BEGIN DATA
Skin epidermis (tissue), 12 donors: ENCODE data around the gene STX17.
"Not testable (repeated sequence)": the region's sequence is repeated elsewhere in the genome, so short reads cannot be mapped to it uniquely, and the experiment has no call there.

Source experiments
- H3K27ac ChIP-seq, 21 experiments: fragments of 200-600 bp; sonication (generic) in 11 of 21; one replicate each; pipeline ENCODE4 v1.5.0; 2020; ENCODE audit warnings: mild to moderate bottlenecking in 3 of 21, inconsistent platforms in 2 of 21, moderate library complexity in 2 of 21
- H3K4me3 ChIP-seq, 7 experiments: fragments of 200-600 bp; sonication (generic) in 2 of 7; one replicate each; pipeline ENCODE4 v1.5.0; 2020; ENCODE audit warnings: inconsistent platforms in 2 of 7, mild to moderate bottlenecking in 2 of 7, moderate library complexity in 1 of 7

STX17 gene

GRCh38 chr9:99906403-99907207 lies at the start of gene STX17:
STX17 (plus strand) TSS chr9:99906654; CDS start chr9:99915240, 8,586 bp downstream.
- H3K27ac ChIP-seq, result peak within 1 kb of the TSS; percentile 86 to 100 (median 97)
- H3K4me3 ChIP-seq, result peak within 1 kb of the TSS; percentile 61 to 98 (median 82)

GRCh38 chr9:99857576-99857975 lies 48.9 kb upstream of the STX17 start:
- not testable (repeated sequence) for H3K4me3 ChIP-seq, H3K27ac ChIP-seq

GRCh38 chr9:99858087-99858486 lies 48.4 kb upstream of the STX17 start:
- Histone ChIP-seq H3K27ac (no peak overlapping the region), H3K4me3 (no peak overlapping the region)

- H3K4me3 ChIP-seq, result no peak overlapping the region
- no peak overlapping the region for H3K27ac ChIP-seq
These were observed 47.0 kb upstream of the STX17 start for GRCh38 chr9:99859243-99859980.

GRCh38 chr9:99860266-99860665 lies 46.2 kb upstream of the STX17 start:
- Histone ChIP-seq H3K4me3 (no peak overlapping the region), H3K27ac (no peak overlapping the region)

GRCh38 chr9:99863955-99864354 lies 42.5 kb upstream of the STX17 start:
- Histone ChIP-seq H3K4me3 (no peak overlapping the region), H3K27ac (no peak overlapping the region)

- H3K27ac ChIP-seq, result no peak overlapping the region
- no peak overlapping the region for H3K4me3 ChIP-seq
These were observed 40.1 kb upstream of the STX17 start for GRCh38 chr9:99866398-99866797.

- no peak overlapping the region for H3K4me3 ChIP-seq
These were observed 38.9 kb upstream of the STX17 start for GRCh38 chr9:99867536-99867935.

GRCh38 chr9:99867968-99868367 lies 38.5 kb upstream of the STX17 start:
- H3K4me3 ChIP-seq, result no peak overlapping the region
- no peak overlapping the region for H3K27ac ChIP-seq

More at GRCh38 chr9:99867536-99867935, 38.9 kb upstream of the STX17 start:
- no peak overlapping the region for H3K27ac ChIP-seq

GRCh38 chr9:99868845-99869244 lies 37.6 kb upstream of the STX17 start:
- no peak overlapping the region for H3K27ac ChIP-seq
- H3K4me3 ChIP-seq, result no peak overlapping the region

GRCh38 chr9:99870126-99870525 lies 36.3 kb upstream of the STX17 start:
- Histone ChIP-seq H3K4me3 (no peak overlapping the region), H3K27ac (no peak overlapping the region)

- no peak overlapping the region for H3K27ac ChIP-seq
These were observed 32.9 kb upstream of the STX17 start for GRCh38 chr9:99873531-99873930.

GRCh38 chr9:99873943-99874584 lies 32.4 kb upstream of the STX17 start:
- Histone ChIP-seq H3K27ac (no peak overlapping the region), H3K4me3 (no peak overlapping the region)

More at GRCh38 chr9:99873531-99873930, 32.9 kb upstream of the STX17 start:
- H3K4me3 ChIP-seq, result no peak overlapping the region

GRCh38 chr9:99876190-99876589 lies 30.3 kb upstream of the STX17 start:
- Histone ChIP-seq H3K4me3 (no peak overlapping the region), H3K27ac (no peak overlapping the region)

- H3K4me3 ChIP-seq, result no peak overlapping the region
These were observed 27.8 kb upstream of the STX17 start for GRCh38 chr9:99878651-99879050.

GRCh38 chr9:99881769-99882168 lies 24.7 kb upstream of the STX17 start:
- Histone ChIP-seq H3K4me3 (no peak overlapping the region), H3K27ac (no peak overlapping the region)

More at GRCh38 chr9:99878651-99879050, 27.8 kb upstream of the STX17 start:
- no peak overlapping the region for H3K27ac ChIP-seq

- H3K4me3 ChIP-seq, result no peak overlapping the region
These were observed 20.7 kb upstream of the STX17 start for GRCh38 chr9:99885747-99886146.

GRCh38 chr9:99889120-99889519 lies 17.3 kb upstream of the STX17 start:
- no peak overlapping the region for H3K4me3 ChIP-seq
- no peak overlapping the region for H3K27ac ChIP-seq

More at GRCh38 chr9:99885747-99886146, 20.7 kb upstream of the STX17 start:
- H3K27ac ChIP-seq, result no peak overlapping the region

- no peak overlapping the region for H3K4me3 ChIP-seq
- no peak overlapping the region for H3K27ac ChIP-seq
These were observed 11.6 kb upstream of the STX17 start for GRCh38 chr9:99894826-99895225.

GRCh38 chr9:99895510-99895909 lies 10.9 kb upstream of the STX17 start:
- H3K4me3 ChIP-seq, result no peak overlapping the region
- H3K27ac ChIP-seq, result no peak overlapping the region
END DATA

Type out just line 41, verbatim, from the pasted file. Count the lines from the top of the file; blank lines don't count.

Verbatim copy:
More at GRCh38 chr9:99873531-99873930, 32.9 kb upstream of the STX17 start: